Vita Nostra is an award-winning fantasy novel by Sergey and Marina Dyachenko, first published in 2007. When asked to describe the book, Sergey and Marina say simply:
“As with all our books, it is an investigation of those things called love and meaning of life. “In the beginning was the Word,” that’s John 1:1. But what does it mean? So we just tried to answer that question.”
A visit to the book’s Goodreads reviews page left me stunned
by the outpourings of praise
in at least four languages — Russian, English, Polish, Ukrainian, and others I can’t recognize.
by the outpourings of praise
|look it up on Amazon|
An attempt to draw a comparison revealed that readers have likened Vita Nostra to the titles ranging from J.K. Rowling’s Harry Potter to Hermann Hesse’s The Glass Bead Game; with Chuck Palahniuk’s The Fight Club somewhere in the middle.
I turned to Vita Nostra’s English translator, Julia Meitov Hersey, and asked her to tell me more about the book.
JS: Tell us how you came to translate Vita Nostra.
JMH: Forgive me an old, but in this case highly appropriate, cliché --sometimes books speak to you, and VITA NOSTRA has been more than eloquent. I came across it by chance – I love books about learning, about colleges or private schools; it is such a rich setting -- an enclosed space, where one is encouraged, or even forced, to grow intellectually, all the while being stuck inside with the same demons, external or internal. VITA NOSTRA is an example of my favorite genre – a slice of reality placed inside a fantasy concept. I eventually brought VITA NOSTRA to the attention of Lev Grossman, the author of THE MAGICIANS trilogy. I found it remarkable how both the Dyachenkos and Grossman had the same technical approach to magic, providing a step-by-step description of each new task their characters had to master. I mentioned the book to Lev at his reading/signing for THE MAGICIANS, he asked me to translate a few pages, and I ended up translating the entire novel mostly for his benefit; my non-Russian-speaking family members could now read it as well. Once the manuscript was completed, I sent a courtesy copy to the Dyachenkos using the contact information listed on their website. Luckily for me, Marina and Sergey actually read their fan mail and even take time to respond!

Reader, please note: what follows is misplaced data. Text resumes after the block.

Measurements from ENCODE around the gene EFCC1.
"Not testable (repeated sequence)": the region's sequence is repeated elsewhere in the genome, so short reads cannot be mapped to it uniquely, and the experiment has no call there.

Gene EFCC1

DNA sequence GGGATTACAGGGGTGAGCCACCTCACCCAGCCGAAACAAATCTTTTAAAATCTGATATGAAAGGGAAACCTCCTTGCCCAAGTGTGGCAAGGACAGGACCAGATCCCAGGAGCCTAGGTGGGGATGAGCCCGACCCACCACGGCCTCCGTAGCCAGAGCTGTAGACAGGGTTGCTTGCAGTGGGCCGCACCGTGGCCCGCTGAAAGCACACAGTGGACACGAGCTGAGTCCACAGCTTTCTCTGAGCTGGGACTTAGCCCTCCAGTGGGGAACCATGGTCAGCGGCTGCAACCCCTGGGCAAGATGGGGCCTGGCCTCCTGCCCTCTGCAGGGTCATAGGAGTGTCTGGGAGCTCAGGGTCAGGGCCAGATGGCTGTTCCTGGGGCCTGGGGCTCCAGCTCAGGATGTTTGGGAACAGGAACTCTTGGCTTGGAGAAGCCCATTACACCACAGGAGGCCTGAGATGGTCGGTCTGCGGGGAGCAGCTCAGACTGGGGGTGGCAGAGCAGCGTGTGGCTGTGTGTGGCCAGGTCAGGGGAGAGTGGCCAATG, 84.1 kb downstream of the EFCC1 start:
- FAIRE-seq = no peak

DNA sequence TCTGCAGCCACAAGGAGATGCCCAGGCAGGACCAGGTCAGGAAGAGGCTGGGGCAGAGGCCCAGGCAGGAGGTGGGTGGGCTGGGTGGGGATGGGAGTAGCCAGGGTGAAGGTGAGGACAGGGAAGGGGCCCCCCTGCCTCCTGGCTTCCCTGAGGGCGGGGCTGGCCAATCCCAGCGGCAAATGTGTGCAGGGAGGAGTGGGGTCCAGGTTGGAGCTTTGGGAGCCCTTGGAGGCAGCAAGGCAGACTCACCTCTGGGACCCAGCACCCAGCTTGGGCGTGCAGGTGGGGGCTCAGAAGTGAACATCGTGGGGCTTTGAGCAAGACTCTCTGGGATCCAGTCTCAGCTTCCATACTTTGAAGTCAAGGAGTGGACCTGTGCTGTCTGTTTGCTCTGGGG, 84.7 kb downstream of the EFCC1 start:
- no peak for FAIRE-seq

JS: Any challenging or rewarding moments that you can share?
JMH: There were three rather challenging moments. I was deathly afraid of missing certain technical or scientific concepts – such as the “spiral arms” at the very end of the novel, or mental health terms that Sergey (who was a professional psychiatrist before he became a writer) was likely to hide in the text. I still comb through the text every now and then for anything I could have missed. I also had to pay very close attention to the literary quotes and allusions hidden in the text –anything from Le Guin’s A Wizard of Earthsea to Garshin’s The Scarlet Blossom, to Plato. And another thing that I found extremely difficult was translating those passages when all Sasha’s seemingly pointless labors begin to make sense to her. Those pages are so emotionally charged that I had an actual physical reaction to them. Here is a couple of examples of those passages:
Every second the world around her altered. Some connections strained and grew, others broke. The process resembled convulsions: every now and then Sasha would stand still, listening to herself: inside, an invisible thread would tauten, cutting and rehashing, weakening and twitching again. Occasionally, she saw herself from the outside: a small lake of melted ice cream, and in the coffee-colored slush swam a tiny acrid nubbin—Sasha’s fear. Sasha disliked looking at her fear. It resembled a half-digested chunk of meat...”
“…staring back into those eyes, Sasha realized with all her core being something that many understood before her. The creature did not care that she was loved by someone. And that she loved someone herself. And that she had a childhood, and she splashed on the sea shore; and that she had an old knit sweater with a reindeer embroidered on the front. There were plenty of people loved by someone, the ones who carried a seashell, a button, or a black and white photograph in their pockets; no one had been saved by memories, no one had been protected by words and pledges, and those loved greatly by others died too.”